British fashion – and style – is quite unlike anything else in the world. No other nation seems to be equally as proud of its heritage as it is willing to embrace new trends, emerging talent and innovative designs. Old is mixed with new, both high end and high street sit in every Brit’s wardrobe, eccentricity is very much welcomed, and clothes are so much more than just clothes; they’re part of British culture and identity and can quickly become symbols of political and social movements (just look at Maharishi or the Clarks Originals Desert Boot). British style wouldn’t be anywhere without the brands leading the way; here are seven of our menswear favourites.
Hailing from shores of South Shields, Barbour knows a thing or two about creating outerwear. Famous for its quilted and wax jackets originally designed to withstand the elements of the north east, Barbour has become a British institution worn by everyone from members of the royal family to country dwellers and city slickers. Today, Barbour draws on its rich history (over 120 years and counting) and contemporary style to create some of the best menswear in Britain.
Another brand renowned for its jackets, Belstaff dates back to Stoke-on-Trent in 1924. Producing waxed motorbike jackets, Belstaff soon became adopted by the likes of Che Guevara, Sammy Miller and Steve McQueen, turning into one of the most iconic brands of the 20th century. Its legacy continues today, updating the classics season after season.
A trailblazer of ‘90s utilitarian style, Maharishi is the cult brand known for its contemporary – and unusual – take on military wear, mixing eastern cultural influences with street wear and traditional army clothing. Using the brand as a demonstration of his anti-war ethos, founder and designer Hardy Blechman gives a whole new meaning to camo print.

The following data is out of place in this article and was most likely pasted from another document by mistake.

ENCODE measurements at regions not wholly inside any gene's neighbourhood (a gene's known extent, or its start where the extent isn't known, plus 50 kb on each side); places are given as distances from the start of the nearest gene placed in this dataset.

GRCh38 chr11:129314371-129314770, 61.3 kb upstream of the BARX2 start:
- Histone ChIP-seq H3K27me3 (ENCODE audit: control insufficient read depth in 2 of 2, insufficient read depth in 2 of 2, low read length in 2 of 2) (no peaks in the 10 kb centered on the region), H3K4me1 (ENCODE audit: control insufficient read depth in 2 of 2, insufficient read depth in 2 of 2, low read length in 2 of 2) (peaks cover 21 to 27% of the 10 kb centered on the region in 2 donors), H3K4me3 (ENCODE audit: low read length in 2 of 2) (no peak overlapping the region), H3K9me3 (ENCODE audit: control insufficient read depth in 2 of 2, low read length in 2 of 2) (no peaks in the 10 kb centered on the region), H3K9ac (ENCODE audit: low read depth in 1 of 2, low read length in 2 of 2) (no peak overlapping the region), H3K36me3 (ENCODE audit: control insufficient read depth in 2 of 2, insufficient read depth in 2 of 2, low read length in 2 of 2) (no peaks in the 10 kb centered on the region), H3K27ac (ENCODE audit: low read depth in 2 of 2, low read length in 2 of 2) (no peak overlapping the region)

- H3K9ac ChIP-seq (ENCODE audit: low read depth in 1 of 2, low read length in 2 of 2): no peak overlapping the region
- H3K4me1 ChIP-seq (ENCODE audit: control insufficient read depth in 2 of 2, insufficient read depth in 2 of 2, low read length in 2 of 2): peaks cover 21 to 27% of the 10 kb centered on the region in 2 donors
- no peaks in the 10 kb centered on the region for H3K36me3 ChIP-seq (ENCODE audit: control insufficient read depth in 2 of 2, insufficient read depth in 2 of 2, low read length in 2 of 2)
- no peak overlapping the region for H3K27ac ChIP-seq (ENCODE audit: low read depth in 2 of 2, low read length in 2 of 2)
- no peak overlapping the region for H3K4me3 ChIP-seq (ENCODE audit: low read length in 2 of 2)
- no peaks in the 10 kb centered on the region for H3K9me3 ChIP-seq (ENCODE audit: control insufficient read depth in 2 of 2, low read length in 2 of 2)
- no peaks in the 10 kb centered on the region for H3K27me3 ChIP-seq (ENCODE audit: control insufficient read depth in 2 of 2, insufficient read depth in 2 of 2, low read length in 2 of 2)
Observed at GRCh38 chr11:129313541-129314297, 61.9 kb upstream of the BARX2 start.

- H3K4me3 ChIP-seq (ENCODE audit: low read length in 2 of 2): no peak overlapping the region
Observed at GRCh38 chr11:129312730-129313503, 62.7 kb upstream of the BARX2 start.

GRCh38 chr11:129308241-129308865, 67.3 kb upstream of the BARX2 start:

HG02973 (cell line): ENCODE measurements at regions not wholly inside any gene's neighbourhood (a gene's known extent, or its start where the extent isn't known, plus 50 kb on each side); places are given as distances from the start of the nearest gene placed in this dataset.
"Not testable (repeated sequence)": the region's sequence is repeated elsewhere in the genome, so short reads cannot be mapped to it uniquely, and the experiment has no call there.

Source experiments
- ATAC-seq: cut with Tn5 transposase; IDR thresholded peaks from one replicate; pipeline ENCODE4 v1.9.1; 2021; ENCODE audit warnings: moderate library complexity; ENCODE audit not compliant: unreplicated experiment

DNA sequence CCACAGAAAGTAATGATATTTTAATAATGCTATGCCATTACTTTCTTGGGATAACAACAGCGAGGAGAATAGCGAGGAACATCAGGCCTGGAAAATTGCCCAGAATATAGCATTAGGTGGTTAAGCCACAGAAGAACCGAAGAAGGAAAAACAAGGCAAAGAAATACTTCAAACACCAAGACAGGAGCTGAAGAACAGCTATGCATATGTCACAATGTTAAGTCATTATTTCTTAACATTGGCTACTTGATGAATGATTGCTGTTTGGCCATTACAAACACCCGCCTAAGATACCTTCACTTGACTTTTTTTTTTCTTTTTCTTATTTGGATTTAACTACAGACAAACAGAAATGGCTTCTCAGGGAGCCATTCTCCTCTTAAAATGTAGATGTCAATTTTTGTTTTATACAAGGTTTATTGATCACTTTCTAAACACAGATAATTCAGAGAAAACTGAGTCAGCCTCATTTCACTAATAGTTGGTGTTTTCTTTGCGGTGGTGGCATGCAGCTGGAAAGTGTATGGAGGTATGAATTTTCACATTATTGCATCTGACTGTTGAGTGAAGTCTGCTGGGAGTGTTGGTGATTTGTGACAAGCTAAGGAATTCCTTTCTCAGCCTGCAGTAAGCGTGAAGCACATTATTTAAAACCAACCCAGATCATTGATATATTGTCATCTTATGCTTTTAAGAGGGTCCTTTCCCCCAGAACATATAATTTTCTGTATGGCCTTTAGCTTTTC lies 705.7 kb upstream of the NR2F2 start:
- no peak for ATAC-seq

Dating back to 1970, Paul Smith has lead the way in contemporary men’s tailoring for over 40 years. Starting out with a small boutique in Nottingham, Paul Smith has become one of Britain’s greatest exports – famous for its classic style, innovative use of fabrics and design and touches of eccentricity.
Private White V.C.
Private White V.C. takes inspiration from its namesake – WW1 hero Private Jack White – recreating military wear and vintage designs for the modern man. With a business model that concentrates on ‘from sheep to shop’, Private White V.C. has full control of how its products are made, with everything designed and manufactured in its Manchester factory.
A 1970s midlands town may not be the first thing that springs to mind when it comes to fashion, but that’s exactly where David Keyte found inspiration for his label, Universal Works. Launched in 2009, it mixes a retro working class utilitarian aesthetic with effortless style, and has seen collaborations with the likes of John Smedley and Universal Works in its short but successful lifetime.
Since launching in 1995, YMC has become one of London’s most exciting British menswear brands. Choosing understated, wearable style and updates on traditional items over fads and trends, YMC creates clothing that is both timeless and original – continually referencing music, decades past and popular culture in its collections.
Words by Angharad Jones